So I want to thank you all for your very, very good work and for your dedication to the children all up and down the Gulf Coast.

Do you all have any questions?

Q Mrs. Bush, you talked in your speech a little bit about improvements in New Orleans since you've been here last. What have you seen, and do you think it's moving quick enough?

MRS. BUSH: Well, I don't know if I can say it's moving quickly; I don't know that. But I did -- I was very encouraged when we drove in from the airport. It's a drive in that I've done every single time I've been here. And this time, for the first time, there was really a lot of activity. You can see that some houses have been totally repaired and people were back in them. You could see trailers on some lawns, but with obvious work going on in the house. Some houses are just sort of -- looked like they were in the demolition stage, where the windows were gone but were starting to clean up; and a lot of debris out on the curb, which means somebody just went in their house and pulled out all the sheet rock or the other damaged things inside the house.

So I found that very encouraging. I think it was really just -- the amount of activity really looked like there is just a feeling of hope and a feeling of good things are going to happen.

Q You met Jeremy this morning. I just want to get your reaction to him, and what did you think, hearing his personal story?

MRS. BUSH: Well, Jeremy is terrific. He's determined to help other people. He's determined to help himself. And he's an example of a young man who left after the hurricane, but really wants to be back here and wants to be here to help build his city -- rebuild his city.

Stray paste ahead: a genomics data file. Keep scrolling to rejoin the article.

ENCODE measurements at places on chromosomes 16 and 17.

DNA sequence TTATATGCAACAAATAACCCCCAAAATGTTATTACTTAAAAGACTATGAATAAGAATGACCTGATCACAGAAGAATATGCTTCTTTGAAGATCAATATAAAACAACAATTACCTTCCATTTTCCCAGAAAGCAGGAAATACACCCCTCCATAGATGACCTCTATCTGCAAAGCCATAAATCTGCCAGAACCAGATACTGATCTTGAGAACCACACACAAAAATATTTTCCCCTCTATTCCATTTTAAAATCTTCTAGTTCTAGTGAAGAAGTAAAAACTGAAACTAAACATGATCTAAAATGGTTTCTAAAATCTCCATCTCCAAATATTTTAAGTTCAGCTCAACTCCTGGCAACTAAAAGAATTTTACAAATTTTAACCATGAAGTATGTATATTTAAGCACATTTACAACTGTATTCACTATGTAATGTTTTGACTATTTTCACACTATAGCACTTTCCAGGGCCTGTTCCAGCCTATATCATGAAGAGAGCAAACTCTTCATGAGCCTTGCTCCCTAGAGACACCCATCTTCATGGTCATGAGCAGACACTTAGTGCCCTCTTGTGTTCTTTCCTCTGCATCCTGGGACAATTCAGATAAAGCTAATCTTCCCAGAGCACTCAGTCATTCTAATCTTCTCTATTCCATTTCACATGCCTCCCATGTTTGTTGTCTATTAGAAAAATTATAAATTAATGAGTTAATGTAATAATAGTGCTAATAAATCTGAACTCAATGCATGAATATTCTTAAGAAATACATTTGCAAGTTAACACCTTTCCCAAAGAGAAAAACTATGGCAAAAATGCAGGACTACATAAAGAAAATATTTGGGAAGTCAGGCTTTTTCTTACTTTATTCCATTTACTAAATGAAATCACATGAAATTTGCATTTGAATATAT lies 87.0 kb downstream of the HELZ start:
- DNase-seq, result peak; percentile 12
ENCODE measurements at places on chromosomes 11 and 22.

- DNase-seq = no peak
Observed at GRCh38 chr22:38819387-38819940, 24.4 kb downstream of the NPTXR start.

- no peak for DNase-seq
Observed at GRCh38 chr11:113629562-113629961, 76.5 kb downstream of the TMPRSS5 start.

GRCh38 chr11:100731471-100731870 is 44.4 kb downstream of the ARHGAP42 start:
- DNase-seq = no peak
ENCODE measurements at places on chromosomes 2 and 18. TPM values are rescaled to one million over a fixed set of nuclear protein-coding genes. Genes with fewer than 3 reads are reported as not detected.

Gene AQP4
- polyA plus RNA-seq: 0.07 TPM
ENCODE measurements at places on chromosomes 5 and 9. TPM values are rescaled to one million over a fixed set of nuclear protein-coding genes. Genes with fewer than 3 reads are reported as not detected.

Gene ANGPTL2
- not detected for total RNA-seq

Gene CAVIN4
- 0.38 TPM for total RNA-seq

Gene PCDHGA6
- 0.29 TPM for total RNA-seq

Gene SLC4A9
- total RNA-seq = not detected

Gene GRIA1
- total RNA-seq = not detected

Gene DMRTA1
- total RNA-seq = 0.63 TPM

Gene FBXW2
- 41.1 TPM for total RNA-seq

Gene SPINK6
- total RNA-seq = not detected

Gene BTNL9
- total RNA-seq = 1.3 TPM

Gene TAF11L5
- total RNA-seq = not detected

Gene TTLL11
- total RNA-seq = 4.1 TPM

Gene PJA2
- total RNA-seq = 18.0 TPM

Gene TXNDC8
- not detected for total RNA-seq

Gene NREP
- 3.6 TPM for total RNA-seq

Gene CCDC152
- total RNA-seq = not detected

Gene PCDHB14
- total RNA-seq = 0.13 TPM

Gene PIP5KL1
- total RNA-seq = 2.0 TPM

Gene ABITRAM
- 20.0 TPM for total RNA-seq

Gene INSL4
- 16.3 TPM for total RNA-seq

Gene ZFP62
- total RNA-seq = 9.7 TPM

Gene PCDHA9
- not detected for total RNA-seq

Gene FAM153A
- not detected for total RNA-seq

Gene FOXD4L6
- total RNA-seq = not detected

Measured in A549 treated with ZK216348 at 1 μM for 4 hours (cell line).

The interesting thing was, from the man who works for the Marriott Corporation, Marriott says they have around 300 jobs. There are going to be a lot of jobs available -- constructions jobs, service industry jobs, a lot of other jobs all up and down the Gulf Coast. And if we can as a government, with community based organizations, as well as corporations, really try to make sure that people get the skills they need to take these jobs, we can really help people turn their lives around, especially young people.

The money that the National Urban League got today is specifically for young people who dropped out of school, who had been adjudicated, who do need to turn their lives around with a good job. And I was proud to get to be here today as the Labor Department made that grant to the National Urban League. I'm proud of the National Urban League and the way they are very specifically looking at the way they can help people, assessing what they can do that will be most effective to help young people become employed.